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  5. "Who is eating the fruit?"

"Who is eating the fruit?"

Translation:Hvem spiser frukten?

August 31, 2015



Could "Hvem spiser frukten?" also be translated as:

  • Who is the fruit eating?


Technically, yes, but thankfully it's an unlikely scenario.


It probably could but i don't think a fruit could eat someone °<°


I thought it was "frukkten"?


No, there's only one 'k'.

The only times you'll find double consonants directly followed by a third consonant is in compound words, in verbs where the double consonant is needed to distinguish it from another verb ('viste' vs 'visste'), and before a genitive-s.


I am confused with "en" and "et" (I know about genders rule) but what about the subject, thing. Can't I saying "fruktet"?


No, a noun can't just change its gender :) 'frukt' is a strictly masculine noun, so the masculine form must always be used.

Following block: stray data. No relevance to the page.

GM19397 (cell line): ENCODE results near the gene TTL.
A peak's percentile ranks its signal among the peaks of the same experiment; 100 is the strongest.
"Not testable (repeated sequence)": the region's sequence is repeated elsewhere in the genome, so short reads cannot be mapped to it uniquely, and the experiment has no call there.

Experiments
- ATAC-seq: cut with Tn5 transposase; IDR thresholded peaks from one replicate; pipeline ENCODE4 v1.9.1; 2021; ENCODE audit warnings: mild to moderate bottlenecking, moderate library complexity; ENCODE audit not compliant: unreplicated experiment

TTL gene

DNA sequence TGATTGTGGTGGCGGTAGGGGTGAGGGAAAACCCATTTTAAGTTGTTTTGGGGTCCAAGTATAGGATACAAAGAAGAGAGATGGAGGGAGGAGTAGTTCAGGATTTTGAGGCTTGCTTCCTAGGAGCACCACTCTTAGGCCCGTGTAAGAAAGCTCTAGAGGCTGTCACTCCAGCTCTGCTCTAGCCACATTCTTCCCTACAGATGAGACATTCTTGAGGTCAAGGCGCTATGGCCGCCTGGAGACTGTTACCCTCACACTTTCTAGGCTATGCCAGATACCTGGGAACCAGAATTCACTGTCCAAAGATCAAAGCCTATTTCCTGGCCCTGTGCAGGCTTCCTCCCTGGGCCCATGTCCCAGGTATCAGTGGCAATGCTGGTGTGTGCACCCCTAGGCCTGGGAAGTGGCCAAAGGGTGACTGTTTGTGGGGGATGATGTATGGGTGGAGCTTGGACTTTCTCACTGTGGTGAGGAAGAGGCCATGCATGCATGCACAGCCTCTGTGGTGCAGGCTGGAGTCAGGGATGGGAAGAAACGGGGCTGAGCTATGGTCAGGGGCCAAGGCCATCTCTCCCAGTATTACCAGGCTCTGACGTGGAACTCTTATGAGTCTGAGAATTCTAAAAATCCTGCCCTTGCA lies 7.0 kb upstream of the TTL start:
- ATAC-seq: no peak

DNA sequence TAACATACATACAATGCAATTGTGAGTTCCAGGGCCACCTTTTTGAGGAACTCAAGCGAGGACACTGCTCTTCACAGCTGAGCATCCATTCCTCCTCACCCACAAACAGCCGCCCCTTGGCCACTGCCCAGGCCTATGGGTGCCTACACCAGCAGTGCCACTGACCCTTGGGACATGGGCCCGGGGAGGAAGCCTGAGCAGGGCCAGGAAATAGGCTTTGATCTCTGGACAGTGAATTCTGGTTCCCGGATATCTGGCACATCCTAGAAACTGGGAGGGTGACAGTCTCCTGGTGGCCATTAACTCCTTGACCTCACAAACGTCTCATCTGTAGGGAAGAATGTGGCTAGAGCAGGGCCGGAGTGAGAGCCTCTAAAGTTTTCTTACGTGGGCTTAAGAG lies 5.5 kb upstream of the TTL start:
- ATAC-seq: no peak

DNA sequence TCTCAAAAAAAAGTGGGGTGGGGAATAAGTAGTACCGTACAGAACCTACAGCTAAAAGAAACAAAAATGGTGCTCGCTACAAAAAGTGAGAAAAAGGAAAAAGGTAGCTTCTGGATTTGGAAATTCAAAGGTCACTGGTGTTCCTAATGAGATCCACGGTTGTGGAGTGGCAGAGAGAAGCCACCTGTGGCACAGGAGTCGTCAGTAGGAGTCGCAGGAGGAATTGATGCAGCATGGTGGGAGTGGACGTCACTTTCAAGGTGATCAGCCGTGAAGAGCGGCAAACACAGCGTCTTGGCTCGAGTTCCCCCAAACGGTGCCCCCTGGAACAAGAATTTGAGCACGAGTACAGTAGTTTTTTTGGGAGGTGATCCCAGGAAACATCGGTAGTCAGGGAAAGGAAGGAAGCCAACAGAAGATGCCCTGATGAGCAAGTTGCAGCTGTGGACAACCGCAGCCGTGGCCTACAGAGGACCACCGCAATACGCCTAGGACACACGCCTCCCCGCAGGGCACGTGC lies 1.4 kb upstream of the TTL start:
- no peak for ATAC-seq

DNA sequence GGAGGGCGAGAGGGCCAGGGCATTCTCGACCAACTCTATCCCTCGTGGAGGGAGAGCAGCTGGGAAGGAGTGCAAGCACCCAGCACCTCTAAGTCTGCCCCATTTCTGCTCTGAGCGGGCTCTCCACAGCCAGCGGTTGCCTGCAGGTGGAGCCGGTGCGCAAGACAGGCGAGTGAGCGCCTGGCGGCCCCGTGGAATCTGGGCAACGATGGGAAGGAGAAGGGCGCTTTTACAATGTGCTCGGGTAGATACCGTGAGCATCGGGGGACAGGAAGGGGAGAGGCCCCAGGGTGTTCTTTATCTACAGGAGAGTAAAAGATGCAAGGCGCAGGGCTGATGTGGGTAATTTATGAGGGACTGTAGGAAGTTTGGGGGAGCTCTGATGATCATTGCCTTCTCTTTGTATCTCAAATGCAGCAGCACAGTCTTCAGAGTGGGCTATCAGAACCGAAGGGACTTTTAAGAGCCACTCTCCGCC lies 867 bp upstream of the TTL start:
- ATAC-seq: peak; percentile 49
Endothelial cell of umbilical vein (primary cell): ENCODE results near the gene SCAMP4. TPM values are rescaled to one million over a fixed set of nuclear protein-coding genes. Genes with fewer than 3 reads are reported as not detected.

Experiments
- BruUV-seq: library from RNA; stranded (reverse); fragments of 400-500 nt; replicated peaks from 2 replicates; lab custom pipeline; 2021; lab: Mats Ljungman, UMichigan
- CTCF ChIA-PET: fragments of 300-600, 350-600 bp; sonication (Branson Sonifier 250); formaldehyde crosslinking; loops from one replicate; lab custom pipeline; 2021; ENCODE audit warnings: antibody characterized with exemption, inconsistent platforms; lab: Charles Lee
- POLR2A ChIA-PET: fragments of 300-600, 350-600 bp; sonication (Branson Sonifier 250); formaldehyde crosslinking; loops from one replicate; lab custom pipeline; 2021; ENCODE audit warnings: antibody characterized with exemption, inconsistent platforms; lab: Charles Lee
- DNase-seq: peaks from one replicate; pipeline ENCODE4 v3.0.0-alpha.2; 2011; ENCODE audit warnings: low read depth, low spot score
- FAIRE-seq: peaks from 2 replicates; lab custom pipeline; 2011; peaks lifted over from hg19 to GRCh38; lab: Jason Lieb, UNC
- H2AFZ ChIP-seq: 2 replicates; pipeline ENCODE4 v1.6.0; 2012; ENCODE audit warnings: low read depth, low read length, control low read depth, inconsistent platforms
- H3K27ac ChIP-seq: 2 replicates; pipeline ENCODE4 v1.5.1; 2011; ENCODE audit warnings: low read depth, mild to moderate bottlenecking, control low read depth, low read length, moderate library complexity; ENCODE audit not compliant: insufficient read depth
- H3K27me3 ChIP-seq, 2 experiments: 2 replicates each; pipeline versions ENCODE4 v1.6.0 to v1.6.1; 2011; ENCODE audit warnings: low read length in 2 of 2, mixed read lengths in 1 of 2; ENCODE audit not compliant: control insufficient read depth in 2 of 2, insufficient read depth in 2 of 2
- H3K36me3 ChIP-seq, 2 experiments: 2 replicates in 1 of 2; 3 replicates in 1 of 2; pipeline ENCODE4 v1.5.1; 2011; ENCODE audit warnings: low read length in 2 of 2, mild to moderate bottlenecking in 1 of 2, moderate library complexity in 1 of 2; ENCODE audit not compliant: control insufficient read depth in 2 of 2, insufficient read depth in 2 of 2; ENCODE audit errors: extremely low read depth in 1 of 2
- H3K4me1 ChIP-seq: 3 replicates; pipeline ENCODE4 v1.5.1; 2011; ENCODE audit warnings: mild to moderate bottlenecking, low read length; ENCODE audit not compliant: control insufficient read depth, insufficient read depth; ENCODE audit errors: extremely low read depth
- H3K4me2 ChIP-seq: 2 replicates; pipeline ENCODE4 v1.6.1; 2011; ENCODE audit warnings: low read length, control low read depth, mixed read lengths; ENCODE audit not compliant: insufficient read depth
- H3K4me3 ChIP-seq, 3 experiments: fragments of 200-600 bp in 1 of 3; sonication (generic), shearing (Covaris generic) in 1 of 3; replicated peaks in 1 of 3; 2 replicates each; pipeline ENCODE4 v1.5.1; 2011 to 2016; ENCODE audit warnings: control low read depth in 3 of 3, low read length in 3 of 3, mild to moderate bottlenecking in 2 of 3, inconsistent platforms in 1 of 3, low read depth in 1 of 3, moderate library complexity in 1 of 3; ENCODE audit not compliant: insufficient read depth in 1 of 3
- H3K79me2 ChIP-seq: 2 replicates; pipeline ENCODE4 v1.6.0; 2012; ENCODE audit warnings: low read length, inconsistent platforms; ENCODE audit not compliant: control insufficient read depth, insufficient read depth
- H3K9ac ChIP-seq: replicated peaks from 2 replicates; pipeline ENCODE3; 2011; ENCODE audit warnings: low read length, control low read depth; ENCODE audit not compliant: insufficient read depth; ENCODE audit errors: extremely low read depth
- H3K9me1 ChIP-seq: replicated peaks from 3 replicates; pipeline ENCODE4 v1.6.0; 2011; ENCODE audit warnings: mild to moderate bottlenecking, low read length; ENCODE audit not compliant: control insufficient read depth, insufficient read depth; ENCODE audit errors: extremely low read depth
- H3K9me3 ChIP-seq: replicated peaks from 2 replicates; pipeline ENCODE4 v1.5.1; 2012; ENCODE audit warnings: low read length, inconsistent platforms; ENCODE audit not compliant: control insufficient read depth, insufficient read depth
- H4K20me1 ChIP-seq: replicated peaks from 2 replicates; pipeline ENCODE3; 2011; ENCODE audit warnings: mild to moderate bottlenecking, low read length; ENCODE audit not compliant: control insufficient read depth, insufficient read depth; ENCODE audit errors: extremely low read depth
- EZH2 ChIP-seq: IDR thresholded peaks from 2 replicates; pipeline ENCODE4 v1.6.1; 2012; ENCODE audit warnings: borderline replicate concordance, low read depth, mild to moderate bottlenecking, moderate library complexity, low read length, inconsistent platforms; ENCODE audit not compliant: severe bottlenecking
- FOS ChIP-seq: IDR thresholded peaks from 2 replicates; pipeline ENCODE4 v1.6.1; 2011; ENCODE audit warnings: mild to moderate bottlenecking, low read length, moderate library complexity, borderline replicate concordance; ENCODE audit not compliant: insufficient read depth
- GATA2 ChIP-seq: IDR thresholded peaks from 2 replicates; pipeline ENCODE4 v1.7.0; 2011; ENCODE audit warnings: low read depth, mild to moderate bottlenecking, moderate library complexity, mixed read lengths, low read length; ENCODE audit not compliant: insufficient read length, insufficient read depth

Feminine nouns are an exception, they can be inflected as either a masculine or a feminine noun, but you'll have to be consistent (you cannot change its gender in the middle of a text).

Then there are oddballs, nouns that can be all three genders, and some nouns that change meaning once you change its gender ('et plan' (a plane) vs 'en plan' (a plan)), so it's important to use genders correctly.


The correct solution is... Who is eating the fruit? I think there's a mistake


Why can't it be Spiser hvem frukt?

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